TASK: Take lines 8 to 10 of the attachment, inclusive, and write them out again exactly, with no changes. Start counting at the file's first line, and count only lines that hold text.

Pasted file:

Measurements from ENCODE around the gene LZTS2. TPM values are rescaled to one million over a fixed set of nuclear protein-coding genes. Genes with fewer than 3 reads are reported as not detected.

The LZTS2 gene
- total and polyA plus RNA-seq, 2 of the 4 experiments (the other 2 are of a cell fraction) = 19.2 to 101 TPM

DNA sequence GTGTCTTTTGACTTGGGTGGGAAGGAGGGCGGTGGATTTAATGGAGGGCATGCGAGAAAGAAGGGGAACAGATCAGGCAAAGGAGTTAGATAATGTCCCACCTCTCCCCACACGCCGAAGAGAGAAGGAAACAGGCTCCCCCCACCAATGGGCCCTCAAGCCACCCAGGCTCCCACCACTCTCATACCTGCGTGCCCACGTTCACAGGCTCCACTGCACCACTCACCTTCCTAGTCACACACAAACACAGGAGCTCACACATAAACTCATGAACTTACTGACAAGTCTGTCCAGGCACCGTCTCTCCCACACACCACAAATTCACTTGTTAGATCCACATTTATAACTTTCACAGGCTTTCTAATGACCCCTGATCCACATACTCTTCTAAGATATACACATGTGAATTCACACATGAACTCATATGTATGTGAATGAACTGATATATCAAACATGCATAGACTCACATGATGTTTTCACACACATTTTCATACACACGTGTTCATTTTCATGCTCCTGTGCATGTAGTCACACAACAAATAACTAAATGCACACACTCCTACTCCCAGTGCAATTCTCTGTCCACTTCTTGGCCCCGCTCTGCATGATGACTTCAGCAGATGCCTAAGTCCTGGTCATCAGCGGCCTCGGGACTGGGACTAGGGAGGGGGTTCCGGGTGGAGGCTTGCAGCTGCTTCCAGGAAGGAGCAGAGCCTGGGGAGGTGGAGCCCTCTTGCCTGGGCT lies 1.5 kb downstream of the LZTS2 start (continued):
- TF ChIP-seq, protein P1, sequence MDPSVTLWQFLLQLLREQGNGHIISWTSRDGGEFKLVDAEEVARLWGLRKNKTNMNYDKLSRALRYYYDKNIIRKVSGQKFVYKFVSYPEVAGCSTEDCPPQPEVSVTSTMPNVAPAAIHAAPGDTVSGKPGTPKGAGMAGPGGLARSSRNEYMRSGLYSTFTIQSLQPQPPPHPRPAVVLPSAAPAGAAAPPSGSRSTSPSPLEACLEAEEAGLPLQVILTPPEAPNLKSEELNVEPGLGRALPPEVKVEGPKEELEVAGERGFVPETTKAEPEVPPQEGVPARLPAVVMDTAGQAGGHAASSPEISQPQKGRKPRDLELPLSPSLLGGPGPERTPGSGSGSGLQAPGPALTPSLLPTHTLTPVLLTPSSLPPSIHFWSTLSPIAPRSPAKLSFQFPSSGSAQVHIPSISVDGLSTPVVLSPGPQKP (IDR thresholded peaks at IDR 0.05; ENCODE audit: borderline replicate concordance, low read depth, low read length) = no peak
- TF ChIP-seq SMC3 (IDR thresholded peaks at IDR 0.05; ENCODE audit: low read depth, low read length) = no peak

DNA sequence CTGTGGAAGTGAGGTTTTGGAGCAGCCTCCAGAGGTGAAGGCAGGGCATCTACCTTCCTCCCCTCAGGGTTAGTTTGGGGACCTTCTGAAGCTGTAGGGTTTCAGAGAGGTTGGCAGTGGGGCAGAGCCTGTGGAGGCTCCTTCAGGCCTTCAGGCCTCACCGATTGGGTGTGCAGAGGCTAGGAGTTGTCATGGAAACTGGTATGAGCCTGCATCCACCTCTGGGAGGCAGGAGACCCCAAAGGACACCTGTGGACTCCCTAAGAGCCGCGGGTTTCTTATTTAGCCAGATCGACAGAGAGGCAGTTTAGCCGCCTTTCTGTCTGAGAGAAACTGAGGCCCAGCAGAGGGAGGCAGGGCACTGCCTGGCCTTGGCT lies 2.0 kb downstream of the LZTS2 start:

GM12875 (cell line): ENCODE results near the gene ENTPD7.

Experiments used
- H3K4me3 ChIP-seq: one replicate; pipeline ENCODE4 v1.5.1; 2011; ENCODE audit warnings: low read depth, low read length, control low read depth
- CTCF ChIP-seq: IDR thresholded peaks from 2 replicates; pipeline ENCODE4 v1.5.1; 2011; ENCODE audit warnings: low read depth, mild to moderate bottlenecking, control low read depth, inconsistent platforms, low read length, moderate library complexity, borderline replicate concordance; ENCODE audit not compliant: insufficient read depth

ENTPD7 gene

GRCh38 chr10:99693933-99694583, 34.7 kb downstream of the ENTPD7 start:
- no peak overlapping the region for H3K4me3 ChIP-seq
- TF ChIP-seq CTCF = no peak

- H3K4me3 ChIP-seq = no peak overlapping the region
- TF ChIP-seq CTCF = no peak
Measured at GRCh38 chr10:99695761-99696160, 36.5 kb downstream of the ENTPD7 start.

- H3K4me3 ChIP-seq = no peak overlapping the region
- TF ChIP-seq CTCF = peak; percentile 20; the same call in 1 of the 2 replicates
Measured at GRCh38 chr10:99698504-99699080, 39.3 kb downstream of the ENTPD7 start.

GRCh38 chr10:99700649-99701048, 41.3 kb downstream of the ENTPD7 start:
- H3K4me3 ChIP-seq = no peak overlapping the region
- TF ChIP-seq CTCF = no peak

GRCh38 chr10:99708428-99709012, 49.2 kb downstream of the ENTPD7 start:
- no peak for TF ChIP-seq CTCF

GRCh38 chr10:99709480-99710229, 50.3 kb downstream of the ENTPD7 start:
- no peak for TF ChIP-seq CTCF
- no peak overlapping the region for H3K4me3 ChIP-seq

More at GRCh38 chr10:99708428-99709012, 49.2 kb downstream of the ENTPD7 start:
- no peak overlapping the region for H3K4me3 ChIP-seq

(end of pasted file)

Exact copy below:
GM12875 (cell line): ENCODE results near the gene ENTPD7.

Experiments used
- H3K4me3 ChIP-seq: one replicate; pipeline ENCODE4 v1.5.1; 2011; ENCODE audit warnings: low read depth, low read length, control low read depth